Would a contract (such as an NDA or non-disparagement agreement) be enforceable if it prevents a person from talking to the authorities such as:

  1. the police
  2. the labour board
  3. starting a lawsuit
  4. responding to a subpoena

I noticed a common phrase in contracts is "You aren't allowed to do x y z unless required by law". For example from here

Receiving Party's obligations under this Agreement do not extend to information that is...is disclosed as required or ordered by a court, administrative agency, or other governmental body.

Or another example from here:

Notwithstanding the foregoing, nothing in this Agreement shall preclude Executive from making truthful statements that are required by applicable law, regulation or legal process.

What is the point of such statements? Without them would it be breach of contract for the signer to do something they are legally required to do? Or is the intent of such statements to limit the amount of term found to be unenforceable?

  • A contract can have an arbitration clause that would require the parties to settle out of court in case of disagreements over the contract, but that is probably not what you mean. May 5, 2023 at 11:33
  • 2
    Ah, the libertarian's wet dream. May 5, 2023 at 12:07

5 Answers 5


No enforceable contract can contain illegal clauses and work

Contracts can not remove some rights and never can bypass obligations. Talking to the police at times is a requirement by law, as is taking to the labor board. Responding to a subpoena is legally forced by the court. An NDA might limit the amount what you can say, and a contract might limit who you can sue, but can not ban you from suing at all.

In , a contract that tries to curtail such requirements would be Sittenwidrig and make all clauses that try to limit the rights fully Void and nill ab initio - in fact, it can be used as evidence against the drafting party that they tried to do so. So to stay legal and keep the clause working in the limited fashion where it is not demanded, the clause cuts the contract to explicitly exclude such situations.

  • 3
    A settlement agreement, of course (which often also contains an NDA) can prevent you from suing at all. Often an NDA will require that if you sue over matters that would require NDA materials that you take all available steps to bring the suit "under seal".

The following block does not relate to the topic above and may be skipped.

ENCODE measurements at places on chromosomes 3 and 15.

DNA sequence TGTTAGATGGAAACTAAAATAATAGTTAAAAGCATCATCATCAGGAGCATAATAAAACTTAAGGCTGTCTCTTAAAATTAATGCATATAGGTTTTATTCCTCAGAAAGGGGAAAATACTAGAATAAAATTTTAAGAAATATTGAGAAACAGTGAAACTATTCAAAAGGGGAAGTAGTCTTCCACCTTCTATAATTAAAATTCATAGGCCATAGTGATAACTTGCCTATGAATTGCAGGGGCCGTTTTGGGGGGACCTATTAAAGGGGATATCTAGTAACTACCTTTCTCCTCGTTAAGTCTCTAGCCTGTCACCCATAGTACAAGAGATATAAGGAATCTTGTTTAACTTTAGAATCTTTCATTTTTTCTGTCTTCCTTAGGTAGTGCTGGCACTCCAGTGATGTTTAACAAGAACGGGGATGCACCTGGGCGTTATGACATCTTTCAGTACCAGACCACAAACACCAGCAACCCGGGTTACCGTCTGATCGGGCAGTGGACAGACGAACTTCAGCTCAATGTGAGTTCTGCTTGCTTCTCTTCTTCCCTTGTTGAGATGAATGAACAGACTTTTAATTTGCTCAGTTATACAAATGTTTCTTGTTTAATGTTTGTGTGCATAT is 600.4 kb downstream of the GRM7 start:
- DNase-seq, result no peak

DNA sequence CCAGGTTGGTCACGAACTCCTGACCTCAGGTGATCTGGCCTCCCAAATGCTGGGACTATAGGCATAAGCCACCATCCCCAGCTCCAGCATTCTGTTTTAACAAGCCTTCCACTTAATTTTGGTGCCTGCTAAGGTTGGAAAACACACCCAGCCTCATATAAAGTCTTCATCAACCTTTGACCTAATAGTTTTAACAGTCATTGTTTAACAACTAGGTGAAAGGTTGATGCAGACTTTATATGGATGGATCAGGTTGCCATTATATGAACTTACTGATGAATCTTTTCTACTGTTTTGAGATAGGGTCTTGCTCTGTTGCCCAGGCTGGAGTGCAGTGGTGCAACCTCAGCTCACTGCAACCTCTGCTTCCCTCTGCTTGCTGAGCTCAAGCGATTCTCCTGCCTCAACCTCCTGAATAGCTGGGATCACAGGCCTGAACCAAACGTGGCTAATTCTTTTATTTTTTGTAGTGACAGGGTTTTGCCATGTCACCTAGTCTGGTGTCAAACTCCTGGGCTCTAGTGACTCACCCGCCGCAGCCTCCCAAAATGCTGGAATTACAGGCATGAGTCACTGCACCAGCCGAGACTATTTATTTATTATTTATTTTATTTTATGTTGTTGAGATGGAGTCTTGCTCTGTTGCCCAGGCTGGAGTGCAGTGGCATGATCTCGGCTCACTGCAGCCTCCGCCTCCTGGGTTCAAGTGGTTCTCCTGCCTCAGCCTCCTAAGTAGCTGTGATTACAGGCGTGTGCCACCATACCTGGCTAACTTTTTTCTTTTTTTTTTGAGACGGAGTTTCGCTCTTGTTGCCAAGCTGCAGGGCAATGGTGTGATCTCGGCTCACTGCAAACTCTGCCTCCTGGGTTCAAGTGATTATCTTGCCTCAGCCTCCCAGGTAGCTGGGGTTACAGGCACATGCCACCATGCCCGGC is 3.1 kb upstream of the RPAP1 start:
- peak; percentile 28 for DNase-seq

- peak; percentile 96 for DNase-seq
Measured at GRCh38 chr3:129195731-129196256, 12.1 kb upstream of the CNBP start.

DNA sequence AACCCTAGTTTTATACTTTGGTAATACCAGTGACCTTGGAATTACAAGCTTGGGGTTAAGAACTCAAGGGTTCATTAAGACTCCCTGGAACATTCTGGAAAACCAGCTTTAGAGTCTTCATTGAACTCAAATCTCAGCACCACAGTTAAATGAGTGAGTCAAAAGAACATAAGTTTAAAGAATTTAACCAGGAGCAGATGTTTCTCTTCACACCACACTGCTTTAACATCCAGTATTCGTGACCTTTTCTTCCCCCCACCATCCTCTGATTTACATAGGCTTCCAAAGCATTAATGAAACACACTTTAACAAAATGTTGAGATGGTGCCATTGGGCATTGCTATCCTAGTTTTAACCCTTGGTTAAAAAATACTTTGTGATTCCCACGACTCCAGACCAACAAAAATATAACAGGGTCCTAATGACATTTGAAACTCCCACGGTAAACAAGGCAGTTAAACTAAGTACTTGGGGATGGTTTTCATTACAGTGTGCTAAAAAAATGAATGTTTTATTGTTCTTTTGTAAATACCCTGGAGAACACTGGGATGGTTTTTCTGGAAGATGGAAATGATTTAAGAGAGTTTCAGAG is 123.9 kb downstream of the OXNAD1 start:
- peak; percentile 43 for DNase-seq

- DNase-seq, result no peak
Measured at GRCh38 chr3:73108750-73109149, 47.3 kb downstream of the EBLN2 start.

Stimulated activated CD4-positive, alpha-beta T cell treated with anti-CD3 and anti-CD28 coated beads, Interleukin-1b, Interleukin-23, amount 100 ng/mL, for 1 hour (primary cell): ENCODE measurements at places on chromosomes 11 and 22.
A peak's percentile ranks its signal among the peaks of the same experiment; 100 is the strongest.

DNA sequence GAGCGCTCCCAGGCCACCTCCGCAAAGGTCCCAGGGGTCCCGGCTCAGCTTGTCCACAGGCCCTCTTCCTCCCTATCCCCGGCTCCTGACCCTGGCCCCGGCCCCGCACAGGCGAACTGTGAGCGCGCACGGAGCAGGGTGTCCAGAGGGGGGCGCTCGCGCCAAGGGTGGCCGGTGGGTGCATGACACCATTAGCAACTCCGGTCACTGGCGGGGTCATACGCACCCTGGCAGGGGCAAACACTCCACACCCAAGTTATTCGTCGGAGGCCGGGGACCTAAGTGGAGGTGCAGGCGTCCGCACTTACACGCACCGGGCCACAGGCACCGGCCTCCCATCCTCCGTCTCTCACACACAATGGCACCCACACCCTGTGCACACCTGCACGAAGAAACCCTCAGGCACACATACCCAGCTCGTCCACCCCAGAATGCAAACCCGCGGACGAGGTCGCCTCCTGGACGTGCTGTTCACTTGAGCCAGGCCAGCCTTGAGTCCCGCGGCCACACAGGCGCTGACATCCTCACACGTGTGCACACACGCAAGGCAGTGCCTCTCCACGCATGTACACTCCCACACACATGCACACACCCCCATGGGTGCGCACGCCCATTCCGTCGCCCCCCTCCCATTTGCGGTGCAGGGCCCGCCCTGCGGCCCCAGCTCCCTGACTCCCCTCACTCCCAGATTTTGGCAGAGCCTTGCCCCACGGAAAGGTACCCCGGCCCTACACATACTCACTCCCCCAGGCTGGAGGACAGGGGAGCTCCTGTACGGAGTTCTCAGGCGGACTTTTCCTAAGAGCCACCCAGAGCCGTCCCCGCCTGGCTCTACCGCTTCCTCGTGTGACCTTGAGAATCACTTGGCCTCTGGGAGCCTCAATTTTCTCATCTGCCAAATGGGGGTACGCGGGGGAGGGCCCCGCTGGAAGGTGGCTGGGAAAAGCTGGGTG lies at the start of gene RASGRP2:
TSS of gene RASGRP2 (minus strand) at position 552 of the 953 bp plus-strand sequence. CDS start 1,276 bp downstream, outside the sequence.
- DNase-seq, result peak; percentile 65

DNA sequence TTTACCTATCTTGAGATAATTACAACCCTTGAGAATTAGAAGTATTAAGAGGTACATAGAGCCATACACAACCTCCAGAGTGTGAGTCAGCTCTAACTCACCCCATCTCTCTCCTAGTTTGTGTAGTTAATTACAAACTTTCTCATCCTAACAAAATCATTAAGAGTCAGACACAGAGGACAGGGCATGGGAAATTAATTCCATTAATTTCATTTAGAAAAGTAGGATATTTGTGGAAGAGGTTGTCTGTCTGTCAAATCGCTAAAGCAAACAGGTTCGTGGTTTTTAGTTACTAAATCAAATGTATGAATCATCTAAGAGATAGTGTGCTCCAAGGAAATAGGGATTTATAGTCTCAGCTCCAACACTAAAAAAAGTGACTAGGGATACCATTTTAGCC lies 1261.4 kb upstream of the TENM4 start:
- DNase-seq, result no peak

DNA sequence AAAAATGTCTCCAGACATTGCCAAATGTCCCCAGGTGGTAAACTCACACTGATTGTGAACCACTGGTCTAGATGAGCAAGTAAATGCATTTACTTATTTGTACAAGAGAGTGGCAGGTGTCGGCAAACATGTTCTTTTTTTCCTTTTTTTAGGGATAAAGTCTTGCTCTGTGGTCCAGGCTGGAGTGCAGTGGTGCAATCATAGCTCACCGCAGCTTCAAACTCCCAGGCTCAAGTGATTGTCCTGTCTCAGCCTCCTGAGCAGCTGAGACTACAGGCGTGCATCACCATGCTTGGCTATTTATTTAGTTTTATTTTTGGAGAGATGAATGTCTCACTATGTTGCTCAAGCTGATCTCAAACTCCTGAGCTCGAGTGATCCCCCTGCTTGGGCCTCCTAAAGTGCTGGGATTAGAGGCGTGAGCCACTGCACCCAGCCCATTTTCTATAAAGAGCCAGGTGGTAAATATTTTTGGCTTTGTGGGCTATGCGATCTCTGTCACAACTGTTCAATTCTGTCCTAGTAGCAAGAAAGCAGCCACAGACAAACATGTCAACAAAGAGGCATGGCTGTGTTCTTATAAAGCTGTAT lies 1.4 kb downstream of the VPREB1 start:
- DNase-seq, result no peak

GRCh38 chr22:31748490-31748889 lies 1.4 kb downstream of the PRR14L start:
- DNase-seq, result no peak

– ohwilleke
    May 4, 2023 at 23:36
  • @ohwilleke it onyl prevents you frokm suing one püarty, not generally
    – Trish
    May 5, 2023 at 7:00

The point of such verbiage is to distinguish legal from illegal disclosures. A contract can prevent a party from disclosing information, and that can include "disclosure to the government". However, government power to compel disclosure is superior to such contract disclosure. Therefore, for example, a company can be contractually prevented from disclosing information, unless ordered to do so via the courts. Example: I cannot get the name and address of a website owner from an ISP unless I have a subpoena, because the company has promised to not disclose that information otherwise. A legally-forbidden disclosure becomes legally-mandatory by court order. The contract might not specifically limit disclosures to those demanded by the courts, it could also allow disclosures when requested by a government agency, such as the police. Ordinarily, it is legal to not comply with a request for information made by the government, or any other party. It becomes illegal, when it involves disobeying a lawful order. It then comes down to the conditions under which you must comply with a government or third-party interest. You can see this in your examples, from words like "require" and "order".

  • 2
    A common provision related to subpoenas will state that upon receiving one, you will give notice to the party protected by the NDA immediately and to not immediately consent to it, give them an opportunity to try to hire lawyers to quash the subpoena.
    – ohwilleke
    May 4, 2023 at 23:37
  • In addition, a contract can legally prohibit you from filing most types of civil lawsuit against the other party (see binding arbitration clauses, among other things). Many locales have specific carve-outs for types of suits that cannot be barred, like those regarding civil rights abuses or intellectual property disputes.
    – bta
    May 5, 2023 at 2:03

If a contract just said "you cannot do X", someone bound by such a contract might try to claim that they are prevented by contract when they are legally compelled to do X.

The people who want them to do X (say, the police) would then have to take them to court to get a judge to enforce the law requiring them to do X. The judge would have to rule on what happens when someone is under these two conflicting obligations.